Lately, I have been kicking the dust off my C++ skills, and decided to start by learning to use a library which I have been eyeing for a while,
ncurses is a C library which lets you create text-based UI programs for the terminal, in the same fashion as the gif above. Basically, you can use the terminal to implement text-based user interfaces. Since I seem to have an obsession with snake games, I figured I’d create a snake game for the terminal.
In this post I’m documenting the current (March 2019) software setup I use in my machines. This has been converging for a long time but It will surely evolve in the future. However, right now, it works well for me.
I use this configuration in the following machines:
ARI desktop - hidalgo, i7-7700, 16 Gb RAM, GTX 1070, Ubuntu 18.04 IWR desktop - herschel, i7-4790K, 16 Gb RAM, GTX 970, Manjaro Linux Home laptop - simian, Dell XPS 13 9370 13”, i7-8550U, 16 Gb RAM, Intel UHD 620, Arch Linux Home desktop - bonobo, i5-4460, 16 Gb RAM, GTX 970, Antergos Linux That is what my work PC looks like.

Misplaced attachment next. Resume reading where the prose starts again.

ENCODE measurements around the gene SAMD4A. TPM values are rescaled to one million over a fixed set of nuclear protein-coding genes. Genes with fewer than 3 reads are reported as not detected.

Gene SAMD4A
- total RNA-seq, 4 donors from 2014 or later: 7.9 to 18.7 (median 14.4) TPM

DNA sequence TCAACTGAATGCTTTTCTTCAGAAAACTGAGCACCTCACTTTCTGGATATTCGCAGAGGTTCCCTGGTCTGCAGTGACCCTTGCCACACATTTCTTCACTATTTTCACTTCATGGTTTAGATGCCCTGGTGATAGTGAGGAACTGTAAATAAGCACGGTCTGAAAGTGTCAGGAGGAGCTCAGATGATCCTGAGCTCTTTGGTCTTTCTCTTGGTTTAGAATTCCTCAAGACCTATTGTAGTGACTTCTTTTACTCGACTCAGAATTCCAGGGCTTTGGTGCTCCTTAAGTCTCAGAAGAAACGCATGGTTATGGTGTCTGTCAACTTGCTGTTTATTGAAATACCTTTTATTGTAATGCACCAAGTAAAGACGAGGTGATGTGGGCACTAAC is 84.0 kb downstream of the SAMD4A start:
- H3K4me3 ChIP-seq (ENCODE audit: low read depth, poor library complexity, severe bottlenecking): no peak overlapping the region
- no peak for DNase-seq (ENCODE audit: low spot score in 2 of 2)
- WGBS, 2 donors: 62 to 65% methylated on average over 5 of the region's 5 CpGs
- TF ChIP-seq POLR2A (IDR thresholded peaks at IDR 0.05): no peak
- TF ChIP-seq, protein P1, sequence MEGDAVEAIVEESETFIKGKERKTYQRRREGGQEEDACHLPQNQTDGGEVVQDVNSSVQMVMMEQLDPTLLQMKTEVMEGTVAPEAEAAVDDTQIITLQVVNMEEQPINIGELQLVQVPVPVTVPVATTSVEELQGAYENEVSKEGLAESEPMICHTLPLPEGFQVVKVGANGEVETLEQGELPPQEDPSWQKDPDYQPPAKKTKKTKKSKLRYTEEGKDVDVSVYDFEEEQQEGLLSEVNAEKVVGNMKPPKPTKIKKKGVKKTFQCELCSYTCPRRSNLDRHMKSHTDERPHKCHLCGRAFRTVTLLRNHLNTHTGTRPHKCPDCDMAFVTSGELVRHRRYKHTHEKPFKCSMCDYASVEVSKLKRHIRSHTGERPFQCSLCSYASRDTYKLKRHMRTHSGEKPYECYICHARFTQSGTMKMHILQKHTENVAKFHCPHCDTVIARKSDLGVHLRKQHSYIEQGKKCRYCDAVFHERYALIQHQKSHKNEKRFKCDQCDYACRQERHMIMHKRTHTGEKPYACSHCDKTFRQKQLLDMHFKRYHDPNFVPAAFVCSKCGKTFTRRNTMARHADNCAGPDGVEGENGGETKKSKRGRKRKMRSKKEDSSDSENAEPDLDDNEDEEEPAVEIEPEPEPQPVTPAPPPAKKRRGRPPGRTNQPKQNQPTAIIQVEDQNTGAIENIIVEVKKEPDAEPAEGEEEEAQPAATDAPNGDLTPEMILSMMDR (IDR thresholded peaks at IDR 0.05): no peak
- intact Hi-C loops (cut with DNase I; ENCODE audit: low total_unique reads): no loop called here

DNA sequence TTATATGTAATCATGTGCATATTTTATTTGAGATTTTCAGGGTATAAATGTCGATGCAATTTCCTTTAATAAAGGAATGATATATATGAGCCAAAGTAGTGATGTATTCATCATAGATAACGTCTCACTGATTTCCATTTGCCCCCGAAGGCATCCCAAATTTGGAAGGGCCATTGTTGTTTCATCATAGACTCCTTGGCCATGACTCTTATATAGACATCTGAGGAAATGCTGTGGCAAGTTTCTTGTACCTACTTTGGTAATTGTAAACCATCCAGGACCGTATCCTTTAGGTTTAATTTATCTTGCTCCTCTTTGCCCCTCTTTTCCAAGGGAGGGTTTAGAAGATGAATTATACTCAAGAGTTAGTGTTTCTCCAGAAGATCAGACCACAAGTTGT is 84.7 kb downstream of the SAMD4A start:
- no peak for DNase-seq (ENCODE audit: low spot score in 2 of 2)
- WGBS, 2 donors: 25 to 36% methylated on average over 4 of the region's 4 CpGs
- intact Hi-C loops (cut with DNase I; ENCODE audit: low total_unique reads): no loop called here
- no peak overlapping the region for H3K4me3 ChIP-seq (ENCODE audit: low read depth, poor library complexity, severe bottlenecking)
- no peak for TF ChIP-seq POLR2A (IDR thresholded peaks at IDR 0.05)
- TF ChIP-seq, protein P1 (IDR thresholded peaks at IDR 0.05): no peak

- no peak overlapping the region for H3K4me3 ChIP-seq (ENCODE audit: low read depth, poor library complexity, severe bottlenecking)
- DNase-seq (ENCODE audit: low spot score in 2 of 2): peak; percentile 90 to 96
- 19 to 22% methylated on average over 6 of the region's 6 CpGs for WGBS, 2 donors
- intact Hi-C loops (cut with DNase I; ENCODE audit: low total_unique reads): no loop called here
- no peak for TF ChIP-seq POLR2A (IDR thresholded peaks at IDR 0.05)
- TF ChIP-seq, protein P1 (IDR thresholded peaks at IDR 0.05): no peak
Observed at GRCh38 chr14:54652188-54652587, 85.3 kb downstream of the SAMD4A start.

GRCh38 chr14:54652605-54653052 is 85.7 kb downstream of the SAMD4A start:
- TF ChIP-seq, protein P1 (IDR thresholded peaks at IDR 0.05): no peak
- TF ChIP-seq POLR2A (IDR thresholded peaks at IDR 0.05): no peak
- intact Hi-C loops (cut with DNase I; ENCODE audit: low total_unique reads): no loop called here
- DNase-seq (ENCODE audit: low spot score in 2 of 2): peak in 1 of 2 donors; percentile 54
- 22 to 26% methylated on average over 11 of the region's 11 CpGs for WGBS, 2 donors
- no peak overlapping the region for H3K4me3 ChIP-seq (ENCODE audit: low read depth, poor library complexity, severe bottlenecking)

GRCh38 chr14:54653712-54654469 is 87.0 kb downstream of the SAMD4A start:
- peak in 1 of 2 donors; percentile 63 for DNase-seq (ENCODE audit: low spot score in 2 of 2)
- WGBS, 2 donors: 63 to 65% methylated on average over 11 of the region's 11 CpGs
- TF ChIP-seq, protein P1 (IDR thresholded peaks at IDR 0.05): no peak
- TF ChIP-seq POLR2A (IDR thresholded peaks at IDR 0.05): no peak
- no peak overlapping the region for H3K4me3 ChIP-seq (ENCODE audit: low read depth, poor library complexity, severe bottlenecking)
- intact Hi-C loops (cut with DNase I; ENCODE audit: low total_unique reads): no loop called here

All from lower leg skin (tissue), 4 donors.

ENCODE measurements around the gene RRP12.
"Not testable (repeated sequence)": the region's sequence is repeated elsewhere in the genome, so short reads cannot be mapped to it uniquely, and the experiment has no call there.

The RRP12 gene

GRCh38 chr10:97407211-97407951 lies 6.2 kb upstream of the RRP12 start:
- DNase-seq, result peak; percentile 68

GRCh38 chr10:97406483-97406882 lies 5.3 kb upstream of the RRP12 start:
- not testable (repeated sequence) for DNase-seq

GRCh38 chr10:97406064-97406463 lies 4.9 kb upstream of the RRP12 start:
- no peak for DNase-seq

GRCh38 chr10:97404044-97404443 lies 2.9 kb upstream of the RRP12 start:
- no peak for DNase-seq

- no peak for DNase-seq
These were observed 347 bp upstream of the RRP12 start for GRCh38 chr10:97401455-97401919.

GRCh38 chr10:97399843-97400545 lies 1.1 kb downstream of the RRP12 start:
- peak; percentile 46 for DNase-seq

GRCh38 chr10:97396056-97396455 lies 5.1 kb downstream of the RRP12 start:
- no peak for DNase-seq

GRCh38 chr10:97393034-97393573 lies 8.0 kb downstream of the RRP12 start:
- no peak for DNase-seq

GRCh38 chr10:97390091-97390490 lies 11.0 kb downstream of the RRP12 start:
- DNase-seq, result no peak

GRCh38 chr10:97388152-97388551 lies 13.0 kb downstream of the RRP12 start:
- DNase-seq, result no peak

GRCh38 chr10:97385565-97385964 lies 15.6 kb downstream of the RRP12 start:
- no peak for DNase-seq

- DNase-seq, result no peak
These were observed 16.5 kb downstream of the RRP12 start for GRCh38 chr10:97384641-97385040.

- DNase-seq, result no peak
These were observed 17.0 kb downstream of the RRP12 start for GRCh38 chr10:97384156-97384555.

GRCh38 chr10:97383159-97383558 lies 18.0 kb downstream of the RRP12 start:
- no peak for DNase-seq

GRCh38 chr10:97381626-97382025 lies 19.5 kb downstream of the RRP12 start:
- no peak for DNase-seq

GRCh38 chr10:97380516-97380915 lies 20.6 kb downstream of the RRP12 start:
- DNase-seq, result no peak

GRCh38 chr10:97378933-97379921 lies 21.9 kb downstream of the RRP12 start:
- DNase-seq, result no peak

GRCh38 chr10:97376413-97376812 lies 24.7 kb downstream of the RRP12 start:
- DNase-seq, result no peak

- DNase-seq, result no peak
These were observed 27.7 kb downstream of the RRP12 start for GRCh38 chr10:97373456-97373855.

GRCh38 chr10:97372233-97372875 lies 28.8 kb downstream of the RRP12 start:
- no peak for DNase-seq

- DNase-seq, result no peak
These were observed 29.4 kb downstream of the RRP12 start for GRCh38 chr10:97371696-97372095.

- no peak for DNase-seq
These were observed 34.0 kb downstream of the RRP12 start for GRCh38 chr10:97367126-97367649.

A couple of days ago I sumbled upon this video by Luke Smith where he presented a couple of scripts to display CPU, memory and temperature information in i3blocks. Since I use polybar due to it working much better in tandem with my dual-monitor setup with different DPIs, I decided I’d adapt and change the scripts to work in polybar. Polybar already comes with memory, CPU and temperature modules by default, but they don’t include a popup showing the top-consuming processes, which is a nice feature to have.
This is just a quick post to share my .dotfiles. It contains the configuration files for most of the essential utils and tools I use in all my machines. These include the tiling window manager i3wm, the info bar polybar, the awesome qutebrowser, the text editor vim or the file manager ranger. Also, in the bin/ folder there are lots of scripts (most of them hacked together quickly) to do various tasks, like converting garimin fit files to the open gpx format or to switch off the monitor in systems without a hardware switch.